Dear Heaps Surfy Radness fans of whom I know there are many (Hi Mum! Hi Uncle Dick! Hi Fenoo the adorable giraffe baby!),
I’d like to apologise for the disappearance of HSR from this here Monster Children portal for what’s been nigh on six months now. Where it went and why are none of your beezwax, suffice to say I do feel kinda bad I’ve left you with almost no Surfy Radness to scope on MC, save for that arty black and white Former shit that Campbell is always posting.
Now, today, for no reason at all, I’ve decided to bring HSR back Die Hard 3 style, ie: with a vengeance, and to kick it off we’re gonna be taking a look at Fish movies, or to be more specific, fish movies produced and distributed by those wonderful environmental guardians over at Patagonia.
You see, it turns out that fishies are a very big and very lucrative industry, one that many of us support when we stir salmon into our leftover pasta which we then heat up in the work microwave to stink out the whole fucking office. Right now, fish farming, fish relocation programs, and the fillet-o-fish in general, are selling themselves as miracle solutions to our global food crisis when in fact, they are nothing short of greedy corpo attempts to make more bucks at the expense of the natural world and, alarmingly, they’re also bringing salmon to the brink of extinction. Artifishal is a feature-length doco that covers the processes and ramifications of this problem, while closer to home, Saving Martha (also produced by Patagonia) looks at how a proposed fish farm on King Island’s Martha Lavinia Beach threatens not only the local ecology but also one of the world’s best surf breaks.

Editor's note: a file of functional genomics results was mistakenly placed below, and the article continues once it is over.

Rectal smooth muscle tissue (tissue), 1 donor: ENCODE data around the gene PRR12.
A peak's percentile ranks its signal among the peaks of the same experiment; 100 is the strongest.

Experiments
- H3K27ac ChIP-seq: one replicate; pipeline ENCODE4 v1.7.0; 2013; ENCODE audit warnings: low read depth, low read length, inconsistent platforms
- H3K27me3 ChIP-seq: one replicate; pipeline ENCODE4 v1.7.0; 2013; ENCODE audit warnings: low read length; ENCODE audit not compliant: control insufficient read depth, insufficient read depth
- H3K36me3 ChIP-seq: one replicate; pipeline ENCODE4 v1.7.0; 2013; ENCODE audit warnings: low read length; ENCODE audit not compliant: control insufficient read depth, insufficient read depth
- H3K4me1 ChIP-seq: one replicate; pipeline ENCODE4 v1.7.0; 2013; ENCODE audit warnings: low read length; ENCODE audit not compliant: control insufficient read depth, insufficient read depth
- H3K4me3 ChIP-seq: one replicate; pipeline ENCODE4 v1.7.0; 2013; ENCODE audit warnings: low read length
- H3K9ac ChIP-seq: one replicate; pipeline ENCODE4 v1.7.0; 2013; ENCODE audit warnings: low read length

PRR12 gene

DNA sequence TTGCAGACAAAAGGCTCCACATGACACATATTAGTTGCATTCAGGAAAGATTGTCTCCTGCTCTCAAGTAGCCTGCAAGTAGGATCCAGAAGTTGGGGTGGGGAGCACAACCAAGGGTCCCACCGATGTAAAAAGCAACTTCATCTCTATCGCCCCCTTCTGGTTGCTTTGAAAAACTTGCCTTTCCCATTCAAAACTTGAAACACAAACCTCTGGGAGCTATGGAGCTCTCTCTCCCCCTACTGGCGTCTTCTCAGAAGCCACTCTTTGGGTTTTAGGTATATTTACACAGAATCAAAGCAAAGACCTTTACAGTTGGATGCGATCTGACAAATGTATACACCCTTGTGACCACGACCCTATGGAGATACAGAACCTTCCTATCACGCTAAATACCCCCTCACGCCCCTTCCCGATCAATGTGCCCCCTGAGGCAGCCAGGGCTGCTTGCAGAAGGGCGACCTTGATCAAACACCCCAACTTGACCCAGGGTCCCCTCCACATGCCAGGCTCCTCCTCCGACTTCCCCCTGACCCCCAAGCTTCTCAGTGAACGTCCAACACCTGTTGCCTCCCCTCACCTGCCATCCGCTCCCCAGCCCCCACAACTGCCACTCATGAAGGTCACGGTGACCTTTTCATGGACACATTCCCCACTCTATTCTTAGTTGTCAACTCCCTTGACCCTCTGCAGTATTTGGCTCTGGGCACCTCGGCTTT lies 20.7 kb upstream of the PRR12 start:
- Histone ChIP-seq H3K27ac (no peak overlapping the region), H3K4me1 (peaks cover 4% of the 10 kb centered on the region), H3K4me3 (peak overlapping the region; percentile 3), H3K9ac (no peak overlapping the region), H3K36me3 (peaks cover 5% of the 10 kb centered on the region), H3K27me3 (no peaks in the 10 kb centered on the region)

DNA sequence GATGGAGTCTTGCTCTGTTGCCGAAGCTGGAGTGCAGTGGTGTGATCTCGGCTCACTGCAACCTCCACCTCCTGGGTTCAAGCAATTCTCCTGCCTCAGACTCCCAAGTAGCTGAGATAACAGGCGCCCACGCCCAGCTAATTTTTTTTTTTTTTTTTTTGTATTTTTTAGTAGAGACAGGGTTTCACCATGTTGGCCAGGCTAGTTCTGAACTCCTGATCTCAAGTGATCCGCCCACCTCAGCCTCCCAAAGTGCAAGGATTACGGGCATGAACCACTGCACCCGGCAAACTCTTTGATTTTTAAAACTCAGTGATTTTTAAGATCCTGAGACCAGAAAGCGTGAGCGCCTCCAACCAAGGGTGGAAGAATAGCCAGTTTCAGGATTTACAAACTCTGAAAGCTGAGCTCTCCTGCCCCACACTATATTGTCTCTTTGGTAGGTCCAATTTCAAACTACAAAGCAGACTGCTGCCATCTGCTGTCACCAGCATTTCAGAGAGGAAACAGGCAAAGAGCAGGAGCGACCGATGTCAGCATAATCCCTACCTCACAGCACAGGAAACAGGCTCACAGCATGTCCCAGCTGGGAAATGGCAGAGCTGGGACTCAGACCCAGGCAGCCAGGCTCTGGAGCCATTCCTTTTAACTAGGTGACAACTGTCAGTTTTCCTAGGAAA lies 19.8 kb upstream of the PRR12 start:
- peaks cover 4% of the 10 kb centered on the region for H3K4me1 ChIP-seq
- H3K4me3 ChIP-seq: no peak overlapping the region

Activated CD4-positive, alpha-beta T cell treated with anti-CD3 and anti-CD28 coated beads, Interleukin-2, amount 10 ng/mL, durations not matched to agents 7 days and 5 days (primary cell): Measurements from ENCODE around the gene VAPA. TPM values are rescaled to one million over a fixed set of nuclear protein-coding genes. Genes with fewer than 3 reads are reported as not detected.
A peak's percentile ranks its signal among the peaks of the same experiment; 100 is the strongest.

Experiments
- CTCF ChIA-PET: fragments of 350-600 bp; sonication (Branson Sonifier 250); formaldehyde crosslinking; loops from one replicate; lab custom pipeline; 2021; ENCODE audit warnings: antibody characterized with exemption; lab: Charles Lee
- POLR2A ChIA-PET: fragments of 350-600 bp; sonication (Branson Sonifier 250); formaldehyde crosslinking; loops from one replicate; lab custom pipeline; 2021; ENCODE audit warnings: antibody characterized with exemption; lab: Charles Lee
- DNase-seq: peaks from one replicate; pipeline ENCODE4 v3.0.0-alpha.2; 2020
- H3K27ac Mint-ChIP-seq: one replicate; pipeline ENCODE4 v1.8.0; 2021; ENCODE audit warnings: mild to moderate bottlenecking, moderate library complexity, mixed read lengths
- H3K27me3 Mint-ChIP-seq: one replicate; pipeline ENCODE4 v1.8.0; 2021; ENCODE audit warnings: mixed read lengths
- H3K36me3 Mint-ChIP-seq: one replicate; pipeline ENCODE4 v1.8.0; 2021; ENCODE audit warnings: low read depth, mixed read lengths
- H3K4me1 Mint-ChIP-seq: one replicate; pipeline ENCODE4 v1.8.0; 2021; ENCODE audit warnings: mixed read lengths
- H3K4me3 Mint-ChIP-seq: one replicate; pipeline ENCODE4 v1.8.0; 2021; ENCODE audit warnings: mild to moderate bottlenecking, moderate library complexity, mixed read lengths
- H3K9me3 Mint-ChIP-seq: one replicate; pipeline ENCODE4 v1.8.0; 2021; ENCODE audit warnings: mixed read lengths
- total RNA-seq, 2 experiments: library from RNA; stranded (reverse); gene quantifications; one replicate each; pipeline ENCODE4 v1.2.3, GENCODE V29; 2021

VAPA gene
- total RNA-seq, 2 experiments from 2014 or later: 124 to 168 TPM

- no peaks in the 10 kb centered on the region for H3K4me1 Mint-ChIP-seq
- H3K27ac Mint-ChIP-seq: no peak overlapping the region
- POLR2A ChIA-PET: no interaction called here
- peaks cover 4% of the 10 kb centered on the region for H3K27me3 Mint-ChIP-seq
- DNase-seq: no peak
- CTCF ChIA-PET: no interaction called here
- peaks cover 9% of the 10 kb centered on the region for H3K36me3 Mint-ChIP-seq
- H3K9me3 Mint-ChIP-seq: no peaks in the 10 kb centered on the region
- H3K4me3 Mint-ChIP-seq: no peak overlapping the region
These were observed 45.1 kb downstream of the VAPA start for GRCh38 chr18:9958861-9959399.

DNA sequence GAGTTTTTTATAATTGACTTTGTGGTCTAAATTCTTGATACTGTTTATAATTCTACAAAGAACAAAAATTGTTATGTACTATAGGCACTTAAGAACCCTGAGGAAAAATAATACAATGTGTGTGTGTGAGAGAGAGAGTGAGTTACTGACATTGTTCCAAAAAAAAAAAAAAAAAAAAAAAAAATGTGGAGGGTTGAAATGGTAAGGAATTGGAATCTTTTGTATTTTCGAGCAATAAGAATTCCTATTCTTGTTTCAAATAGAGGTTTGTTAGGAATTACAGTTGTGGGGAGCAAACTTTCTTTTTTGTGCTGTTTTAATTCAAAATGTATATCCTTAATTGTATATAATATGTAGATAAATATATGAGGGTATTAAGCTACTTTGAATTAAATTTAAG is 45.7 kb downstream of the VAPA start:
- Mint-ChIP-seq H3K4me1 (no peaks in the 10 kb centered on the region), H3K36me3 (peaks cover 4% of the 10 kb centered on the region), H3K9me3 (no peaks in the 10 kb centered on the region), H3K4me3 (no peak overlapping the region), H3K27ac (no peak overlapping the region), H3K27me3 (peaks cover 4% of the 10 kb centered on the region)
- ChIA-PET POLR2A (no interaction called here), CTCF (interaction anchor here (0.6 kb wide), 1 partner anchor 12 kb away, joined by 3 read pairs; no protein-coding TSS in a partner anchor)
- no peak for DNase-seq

These films are important to watch because—in case you haven’t noticed—a bunch of complete fuckwits are ruining everything and the only people who can stop them is you and me and especially you. Like I said, I’ve got heaps of shit on at the moment.
Still, I managed to find time to chat with Saving Martha’s Producer/Director Sean Doherty and get the lowdown on the roedown… what have you done for fish lately?
So, Seano, Patagonia hates fish farms and have released two new films dedicated to educating people about why they suck? Can you give us the lowdown on why they suck and why we should watch these movies about fish farms that suck?
These films will make you ask questions about where the fish you’re eating comes from. The two movies address different issues. Artifishal comes out of North America and looks at wild rivers and wild fish, and how stocking wild rivers with hatchery-raised fish actually works against both. And Saving Martha is the story of Martha Lavinia beach on King Island, one of the best beaches in Australia, and how a huge publicly-listed aquaculture company wants to turn it into an industrial salmon farm. Salmon farming has become a huge business in Tasmania, and it’s a dirty business. Everything under a fish pen has a tendency to die in a drizzle of fish shit, and the business model to date has been to make a mess in one area, run down the local marine ecology, and then start up somewhere else and do the same thing again. This is what’s brought them to King Island.